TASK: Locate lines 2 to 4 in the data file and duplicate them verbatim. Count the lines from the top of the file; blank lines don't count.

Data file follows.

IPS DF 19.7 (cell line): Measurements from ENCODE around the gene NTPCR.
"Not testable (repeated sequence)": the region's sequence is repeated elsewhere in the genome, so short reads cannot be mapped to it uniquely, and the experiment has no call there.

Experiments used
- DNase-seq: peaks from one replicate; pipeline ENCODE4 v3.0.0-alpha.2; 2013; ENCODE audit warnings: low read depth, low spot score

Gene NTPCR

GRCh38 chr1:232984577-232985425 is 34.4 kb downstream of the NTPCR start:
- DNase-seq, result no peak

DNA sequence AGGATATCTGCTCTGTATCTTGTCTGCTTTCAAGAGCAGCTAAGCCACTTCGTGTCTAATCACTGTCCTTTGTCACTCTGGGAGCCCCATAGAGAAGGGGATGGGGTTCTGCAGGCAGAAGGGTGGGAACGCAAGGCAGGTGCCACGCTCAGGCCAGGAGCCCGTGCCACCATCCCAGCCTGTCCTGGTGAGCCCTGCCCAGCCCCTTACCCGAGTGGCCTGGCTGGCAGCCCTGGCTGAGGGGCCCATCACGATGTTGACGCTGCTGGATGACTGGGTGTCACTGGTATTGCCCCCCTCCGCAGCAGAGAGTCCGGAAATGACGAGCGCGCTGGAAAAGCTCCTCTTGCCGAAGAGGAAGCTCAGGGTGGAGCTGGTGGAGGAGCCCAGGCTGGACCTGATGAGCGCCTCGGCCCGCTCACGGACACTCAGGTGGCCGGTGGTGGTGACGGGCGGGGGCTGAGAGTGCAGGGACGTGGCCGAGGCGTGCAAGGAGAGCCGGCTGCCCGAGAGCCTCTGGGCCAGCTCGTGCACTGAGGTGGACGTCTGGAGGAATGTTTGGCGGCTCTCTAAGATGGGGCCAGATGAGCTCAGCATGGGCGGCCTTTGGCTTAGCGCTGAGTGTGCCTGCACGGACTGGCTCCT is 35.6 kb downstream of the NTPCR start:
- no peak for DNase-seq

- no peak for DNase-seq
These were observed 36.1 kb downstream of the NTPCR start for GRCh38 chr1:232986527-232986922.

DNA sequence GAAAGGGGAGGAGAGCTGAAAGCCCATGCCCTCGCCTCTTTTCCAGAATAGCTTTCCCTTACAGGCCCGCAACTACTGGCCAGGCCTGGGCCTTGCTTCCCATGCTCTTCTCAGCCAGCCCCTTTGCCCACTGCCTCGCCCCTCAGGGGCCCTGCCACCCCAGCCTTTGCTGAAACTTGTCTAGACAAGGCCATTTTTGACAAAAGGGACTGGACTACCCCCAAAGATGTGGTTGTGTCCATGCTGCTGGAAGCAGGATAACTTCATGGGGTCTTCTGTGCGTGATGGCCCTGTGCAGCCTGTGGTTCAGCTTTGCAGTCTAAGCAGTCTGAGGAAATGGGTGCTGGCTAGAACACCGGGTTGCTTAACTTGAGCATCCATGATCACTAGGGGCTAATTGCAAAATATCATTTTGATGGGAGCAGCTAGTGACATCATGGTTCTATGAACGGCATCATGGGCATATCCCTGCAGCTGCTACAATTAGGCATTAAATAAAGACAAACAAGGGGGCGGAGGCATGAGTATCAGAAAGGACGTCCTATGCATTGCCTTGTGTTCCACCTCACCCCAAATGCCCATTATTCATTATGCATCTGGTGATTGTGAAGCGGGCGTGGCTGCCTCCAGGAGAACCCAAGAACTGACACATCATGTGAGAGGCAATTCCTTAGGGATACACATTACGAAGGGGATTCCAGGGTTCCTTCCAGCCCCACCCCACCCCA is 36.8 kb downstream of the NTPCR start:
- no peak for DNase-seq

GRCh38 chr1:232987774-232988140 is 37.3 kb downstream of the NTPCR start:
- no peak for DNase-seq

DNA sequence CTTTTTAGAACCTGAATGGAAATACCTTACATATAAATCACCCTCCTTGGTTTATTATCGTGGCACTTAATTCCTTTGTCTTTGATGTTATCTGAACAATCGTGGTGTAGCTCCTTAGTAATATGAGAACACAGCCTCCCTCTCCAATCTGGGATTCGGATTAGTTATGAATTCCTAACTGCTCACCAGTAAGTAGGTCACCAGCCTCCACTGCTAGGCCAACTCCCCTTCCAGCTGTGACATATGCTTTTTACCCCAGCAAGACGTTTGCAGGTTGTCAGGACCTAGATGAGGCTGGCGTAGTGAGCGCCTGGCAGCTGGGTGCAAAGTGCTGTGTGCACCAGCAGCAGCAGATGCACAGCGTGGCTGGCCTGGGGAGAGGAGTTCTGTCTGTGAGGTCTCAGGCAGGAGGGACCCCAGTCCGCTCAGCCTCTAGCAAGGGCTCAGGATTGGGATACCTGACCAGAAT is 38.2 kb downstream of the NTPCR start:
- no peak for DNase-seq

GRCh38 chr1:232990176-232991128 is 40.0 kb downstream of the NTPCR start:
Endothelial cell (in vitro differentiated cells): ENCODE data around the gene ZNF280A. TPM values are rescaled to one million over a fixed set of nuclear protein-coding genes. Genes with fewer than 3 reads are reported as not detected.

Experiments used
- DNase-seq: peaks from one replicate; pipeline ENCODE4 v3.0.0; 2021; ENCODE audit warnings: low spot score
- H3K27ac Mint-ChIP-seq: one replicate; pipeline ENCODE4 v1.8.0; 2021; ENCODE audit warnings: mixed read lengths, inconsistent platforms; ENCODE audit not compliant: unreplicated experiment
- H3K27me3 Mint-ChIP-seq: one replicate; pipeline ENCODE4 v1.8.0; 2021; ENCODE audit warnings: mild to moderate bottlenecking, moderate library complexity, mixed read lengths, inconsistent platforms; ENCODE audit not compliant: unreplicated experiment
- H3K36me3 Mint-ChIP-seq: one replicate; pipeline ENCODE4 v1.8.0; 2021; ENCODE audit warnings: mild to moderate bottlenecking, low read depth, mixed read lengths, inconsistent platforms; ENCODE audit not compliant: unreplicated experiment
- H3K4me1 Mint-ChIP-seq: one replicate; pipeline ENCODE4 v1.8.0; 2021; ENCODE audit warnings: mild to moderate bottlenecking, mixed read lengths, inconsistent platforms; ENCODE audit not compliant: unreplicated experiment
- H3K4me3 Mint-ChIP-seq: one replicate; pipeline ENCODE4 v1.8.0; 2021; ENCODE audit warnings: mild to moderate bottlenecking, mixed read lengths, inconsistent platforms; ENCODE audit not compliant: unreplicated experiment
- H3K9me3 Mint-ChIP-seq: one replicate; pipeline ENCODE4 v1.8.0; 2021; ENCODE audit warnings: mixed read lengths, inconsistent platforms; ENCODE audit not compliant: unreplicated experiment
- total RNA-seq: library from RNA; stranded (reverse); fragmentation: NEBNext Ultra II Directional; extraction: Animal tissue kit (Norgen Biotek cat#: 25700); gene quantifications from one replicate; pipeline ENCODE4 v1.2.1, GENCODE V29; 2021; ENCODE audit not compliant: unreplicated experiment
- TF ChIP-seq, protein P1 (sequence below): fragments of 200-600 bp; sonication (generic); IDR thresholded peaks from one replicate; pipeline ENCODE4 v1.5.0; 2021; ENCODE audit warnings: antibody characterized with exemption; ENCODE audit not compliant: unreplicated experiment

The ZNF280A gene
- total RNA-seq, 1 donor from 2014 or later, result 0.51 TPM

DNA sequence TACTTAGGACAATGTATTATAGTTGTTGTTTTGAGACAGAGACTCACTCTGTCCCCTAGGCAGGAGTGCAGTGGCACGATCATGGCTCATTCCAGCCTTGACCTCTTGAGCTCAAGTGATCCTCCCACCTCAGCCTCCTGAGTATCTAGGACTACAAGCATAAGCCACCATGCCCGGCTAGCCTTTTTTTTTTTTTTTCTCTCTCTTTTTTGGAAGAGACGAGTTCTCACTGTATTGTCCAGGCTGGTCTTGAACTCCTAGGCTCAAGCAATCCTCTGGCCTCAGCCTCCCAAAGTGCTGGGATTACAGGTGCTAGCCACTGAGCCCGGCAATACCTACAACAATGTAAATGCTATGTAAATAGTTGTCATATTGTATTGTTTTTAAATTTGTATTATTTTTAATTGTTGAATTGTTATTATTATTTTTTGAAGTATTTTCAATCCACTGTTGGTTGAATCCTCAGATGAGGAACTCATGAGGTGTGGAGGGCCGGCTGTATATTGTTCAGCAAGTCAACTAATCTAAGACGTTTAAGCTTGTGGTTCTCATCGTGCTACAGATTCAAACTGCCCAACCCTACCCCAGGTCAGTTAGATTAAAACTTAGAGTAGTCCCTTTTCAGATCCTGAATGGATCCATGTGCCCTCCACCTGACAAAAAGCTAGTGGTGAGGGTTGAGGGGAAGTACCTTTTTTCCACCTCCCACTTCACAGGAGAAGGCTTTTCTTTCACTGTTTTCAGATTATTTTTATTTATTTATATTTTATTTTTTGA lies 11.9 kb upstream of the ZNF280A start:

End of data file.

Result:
"Not testable (repeated sequence)": the region's sequence is repeated elsewhere in the genome, so short reads cannot be mapped to it uniquely, and the experiment has no call there.

Experiments used
- DNase-seq: peaks from one replicate; pipeline ENCODE4 v3.0.0-alpha.2; 2013; ENCODE audit warnings: low read depth, low spot score